MANSFIELD -- Mayors from the four largest cities in Ashland and Richland Counties all shared positive outlooks Friday morning when speaking with the business community at the regular Regional Manufacturing Coalition meeting in Mansfield.
During the hour-long session, the mayors from Ashland, Mansfield, Shelby and Ontario highlighted their respective city’s recent efforts to promote development opportunities and to clean up their communities. They answered questions from the Richland Area Chamber of Commerce and Economic Development’s Barrett Thomas as well as the audience.
“It’s an exciting time to be in this area. There seems to be a new energy in Ashland,” said Ashland Mayor Matt Miller, pointing to recent leadership transitions in numerous Ashland area organizations.
Within the past few years, new leaders took the reigns at Ashland University, Ashland Community Foundation and the United Way of Ashland County.
“It’s clear the people rising to those leadership positions are coming to the table with no other agenda but to move the community forward,” Miller said.
Miller too is a new to the mayoral office. He formerly served as an Ashland County Commissioner, but was elected mayor in 2017.
Friday he highlighted how the city is working to make expansion and new development easier.
“None of us are creating jobs. Our jobs are to make it easier for you to create jobs,” he said. “We’re trying to lay the infrastructure down to make as many developable sites as possible.”
He shared the city is currently in the “design phase” for two projects. The first would open up inaccessible property near Wells Road for potential development. The other would extend city utilities under Interstate-71, creating developable land on east of the highway.
Similar efforts are also ongoing in nearby Richland County, where the three mayors with cities of 5,000 or more residents called economic development a “priority” or “top concern.”
About a year ago, Ontario Mayor Randy Hutchinson recalls urging council to allow the city of Ontario to purchase the former General Motors property. Ontario City Council approved this unanimously.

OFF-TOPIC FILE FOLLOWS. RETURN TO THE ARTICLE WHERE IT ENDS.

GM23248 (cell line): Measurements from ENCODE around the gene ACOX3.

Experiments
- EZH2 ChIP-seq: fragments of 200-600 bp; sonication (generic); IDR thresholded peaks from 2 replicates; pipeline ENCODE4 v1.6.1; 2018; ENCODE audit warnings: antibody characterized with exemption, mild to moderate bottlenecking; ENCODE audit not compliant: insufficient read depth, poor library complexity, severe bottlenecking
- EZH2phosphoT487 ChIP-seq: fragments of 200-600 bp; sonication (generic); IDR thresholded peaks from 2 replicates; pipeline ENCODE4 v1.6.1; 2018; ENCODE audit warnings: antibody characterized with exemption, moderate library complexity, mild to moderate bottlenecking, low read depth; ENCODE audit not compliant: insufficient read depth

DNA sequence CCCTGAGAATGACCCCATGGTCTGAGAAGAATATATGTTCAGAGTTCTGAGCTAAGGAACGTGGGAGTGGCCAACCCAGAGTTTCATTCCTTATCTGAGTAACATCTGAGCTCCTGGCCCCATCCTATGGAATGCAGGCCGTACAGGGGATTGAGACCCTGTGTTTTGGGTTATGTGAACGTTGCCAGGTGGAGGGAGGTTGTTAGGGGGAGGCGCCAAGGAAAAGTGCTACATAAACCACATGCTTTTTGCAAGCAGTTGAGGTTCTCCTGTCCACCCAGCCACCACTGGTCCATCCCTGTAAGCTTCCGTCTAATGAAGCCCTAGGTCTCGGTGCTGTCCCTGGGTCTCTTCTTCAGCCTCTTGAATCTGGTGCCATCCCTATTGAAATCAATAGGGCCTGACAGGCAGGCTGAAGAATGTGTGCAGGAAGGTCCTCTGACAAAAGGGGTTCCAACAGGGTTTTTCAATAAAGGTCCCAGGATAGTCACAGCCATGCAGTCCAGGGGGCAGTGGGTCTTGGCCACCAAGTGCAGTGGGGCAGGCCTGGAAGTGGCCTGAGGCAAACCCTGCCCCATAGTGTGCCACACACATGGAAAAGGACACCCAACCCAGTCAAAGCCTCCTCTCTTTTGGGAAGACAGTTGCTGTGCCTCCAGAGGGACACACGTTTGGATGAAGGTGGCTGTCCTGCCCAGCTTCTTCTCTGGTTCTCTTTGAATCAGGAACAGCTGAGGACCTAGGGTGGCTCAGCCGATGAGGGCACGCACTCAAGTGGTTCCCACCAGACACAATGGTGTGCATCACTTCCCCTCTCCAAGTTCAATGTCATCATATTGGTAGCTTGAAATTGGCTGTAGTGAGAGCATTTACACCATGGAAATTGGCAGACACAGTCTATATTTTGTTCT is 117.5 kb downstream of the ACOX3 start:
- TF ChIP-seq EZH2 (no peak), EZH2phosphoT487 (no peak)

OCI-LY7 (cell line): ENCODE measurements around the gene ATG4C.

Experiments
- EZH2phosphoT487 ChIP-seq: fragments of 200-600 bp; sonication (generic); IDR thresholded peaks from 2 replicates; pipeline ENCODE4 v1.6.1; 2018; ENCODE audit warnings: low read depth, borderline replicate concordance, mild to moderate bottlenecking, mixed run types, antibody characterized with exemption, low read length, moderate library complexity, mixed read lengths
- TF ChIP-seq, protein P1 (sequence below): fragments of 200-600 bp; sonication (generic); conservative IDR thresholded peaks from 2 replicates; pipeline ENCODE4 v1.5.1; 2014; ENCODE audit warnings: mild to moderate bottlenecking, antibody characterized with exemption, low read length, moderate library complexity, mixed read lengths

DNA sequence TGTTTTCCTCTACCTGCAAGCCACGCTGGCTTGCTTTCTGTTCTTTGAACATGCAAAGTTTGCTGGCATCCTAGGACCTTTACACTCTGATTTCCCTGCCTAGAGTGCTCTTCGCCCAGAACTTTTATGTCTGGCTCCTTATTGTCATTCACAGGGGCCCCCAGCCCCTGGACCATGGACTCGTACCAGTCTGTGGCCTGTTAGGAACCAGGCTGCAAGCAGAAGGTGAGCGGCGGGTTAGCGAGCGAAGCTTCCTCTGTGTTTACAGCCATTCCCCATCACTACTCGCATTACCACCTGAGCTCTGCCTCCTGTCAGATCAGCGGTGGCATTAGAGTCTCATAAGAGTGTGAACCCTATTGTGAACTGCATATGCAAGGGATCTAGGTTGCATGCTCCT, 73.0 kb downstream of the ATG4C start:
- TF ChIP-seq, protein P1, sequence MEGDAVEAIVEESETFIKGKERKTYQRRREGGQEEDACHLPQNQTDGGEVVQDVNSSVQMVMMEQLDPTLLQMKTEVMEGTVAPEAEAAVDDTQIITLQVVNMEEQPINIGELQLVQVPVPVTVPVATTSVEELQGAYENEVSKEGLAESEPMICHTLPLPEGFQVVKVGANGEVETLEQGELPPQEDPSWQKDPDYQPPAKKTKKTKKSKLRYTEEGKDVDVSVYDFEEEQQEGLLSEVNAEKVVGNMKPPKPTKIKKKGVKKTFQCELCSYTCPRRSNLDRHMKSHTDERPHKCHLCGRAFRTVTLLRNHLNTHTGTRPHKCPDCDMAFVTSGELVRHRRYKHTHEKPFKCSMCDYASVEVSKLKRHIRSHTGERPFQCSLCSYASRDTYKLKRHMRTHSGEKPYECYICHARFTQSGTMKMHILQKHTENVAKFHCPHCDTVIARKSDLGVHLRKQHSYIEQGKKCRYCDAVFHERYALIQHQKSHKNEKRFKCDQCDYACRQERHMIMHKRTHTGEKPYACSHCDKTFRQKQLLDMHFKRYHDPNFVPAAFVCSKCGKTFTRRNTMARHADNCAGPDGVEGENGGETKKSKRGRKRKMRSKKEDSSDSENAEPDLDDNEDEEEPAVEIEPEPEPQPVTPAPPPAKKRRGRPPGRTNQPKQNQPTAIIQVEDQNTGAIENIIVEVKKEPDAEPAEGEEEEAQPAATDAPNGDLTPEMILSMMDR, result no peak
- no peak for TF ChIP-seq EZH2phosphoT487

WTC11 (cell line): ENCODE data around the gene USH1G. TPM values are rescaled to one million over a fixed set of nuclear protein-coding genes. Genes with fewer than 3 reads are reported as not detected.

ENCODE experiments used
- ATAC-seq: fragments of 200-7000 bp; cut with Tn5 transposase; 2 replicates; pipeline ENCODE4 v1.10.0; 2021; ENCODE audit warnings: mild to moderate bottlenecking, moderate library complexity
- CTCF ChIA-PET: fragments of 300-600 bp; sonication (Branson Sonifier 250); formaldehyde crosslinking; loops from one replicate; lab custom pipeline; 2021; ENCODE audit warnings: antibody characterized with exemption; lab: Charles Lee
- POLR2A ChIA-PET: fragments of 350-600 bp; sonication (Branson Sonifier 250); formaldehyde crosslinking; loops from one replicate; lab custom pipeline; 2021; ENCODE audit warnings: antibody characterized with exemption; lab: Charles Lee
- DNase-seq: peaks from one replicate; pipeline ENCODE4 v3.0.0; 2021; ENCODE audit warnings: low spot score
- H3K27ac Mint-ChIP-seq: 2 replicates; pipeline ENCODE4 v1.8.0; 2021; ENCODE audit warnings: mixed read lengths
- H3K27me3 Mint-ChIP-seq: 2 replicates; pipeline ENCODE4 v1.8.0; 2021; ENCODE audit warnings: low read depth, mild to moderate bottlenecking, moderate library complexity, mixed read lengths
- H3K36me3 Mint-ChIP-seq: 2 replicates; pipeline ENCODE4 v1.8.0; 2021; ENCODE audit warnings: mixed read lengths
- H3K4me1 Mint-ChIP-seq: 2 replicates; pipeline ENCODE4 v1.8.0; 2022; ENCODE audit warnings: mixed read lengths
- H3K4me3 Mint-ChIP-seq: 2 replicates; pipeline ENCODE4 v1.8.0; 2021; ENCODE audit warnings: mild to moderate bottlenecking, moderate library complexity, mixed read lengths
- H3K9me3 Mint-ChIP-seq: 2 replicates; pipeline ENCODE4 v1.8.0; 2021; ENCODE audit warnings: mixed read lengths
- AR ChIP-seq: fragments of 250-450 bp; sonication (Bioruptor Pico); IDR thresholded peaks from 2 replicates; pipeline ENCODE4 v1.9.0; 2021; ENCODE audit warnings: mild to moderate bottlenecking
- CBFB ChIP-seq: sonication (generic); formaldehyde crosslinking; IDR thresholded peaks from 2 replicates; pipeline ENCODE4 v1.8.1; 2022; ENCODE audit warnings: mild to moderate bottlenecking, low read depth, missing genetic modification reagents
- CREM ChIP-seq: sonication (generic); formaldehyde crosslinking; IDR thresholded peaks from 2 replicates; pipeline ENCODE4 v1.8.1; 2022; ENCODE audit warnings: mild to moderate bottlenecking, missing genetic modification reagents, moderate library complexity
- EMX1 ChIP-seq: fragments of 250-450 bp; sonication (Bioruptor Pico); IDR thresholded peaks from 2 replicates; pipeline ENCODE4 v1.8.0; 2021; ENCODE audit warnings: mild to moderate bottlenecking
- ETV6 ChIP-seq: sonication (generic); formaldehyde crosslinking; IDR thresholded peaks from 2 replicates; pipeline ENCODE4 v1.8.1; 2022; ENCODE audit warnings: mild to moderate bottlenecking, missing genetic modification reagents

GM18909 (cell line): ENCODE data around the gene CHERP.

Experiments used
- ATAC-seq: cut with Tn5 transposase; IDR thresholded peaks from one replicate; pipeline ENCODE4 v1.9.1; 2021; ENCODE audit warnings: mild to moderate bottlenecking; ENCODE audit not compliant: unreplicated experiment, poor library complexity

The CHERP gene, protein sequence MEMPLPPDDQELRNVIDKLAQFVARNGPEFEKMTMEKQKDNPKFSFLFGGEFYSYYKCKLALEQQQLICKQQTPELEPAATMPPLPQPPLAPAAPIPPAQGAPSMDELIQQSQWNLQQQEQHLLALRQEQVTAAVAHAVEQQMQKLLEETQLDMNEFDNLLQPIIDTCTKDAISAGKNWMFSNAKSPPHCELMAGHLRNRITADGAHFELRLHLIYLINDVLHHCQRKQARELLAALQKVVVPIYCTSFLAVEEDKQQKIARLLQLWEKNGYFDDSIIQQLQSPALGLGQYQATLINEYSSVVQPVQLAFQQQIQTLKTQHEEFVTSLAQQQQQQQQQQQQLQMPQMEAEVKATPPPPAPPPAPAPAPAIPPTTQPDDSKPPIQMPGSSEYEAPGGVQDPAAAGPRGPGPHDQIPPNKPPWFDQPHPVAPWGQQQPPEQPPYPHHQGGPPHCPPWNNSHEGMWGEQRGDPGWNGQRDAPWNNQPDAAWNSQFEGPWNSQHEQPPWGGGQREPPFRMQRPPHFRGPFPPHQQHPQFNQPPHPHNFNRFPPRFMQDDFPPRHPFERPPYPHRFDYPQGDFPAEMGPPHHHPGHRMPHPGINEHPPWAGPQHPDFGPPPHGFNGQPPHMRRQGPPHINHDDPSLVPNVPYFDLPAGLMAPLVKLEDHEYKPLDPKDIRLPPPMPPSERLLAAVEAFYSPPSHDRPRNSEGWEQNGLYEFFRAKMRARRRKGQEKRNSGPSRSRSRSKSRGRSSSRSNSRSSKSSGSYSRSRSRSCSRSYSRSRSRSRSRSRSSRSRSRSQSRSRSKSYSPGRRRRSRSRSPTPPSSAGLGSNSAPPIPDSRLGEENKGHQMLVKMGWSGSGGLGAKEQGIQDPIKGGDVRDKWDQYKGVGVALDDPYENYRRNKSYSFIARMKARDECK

“(The former owners) were never, ever going to do anything at that property, and (I didn’t want) to let it sit there for the next 20, 30 years, the way it was looking and become a jungle,” Hutchinson said.
Since then the city has approved bringing or repairing utilities -- water, sewer and electricity -- to the site. Further, two city employees have been working to cleanup and maintain the property.
“I took a big risk … but I did it because we want to get it cleaned up,” Hutchinson said.
Shelby Mayor Steve Schag considers it his job to “get out of the way” for potential business expansions and new development. He anticipates breaking down barriers within the northern Richland County city.
“We don’t want to be in the way. We want to pave the way for economic development. And I think we can do that by minimizing the bureaucratic impediments that are inherently in government … and maximizing local incentives for development,” he said.
He highlighted an upcoming groundbreaking on a 14-acre, 2.5-megawatt solar field, which will offer a renewable energy resource to Shelby and be the first of its kind in Richland County.
He’s proud of Shelby’s history and optimistic for its potential.
Like Schag, Mansfield mayor Tim Theaker says he looks for ways to reduce barriers to development. He recalls changing the planning review process when getting complaints that it was “taking too long.”
He sees benefit in projects that make Mansfield a “nicer place” to live. In recent years, he reports more than 800 blighted structures have been razed, improving the city’s appearance.
He also pointed to the Final Friday concert series, which draws thousands of people into downtown Mansfield on the last Friday of the month from May to September. The last event of the season is planned for Sept. 27.
In Ashland, Mayor Miller says the city’s “great cleanup” begins at the former F.E. Myers Pump Company. The five-story concrete building is currently being demolished. The mayor said the location will become a space for mixed-use properties and primarily market-rate apartments.
The apartments, he hopes, will help fill a need for workforce in Ashland.
He said if the focus is on “making Ashland more livable,” other problems may just solve themselves.
“We won’t have to worry about expansions or companies moving into our backyards,” he said.
Those companies would simply want to come to Ashland and their workforce would want to live there.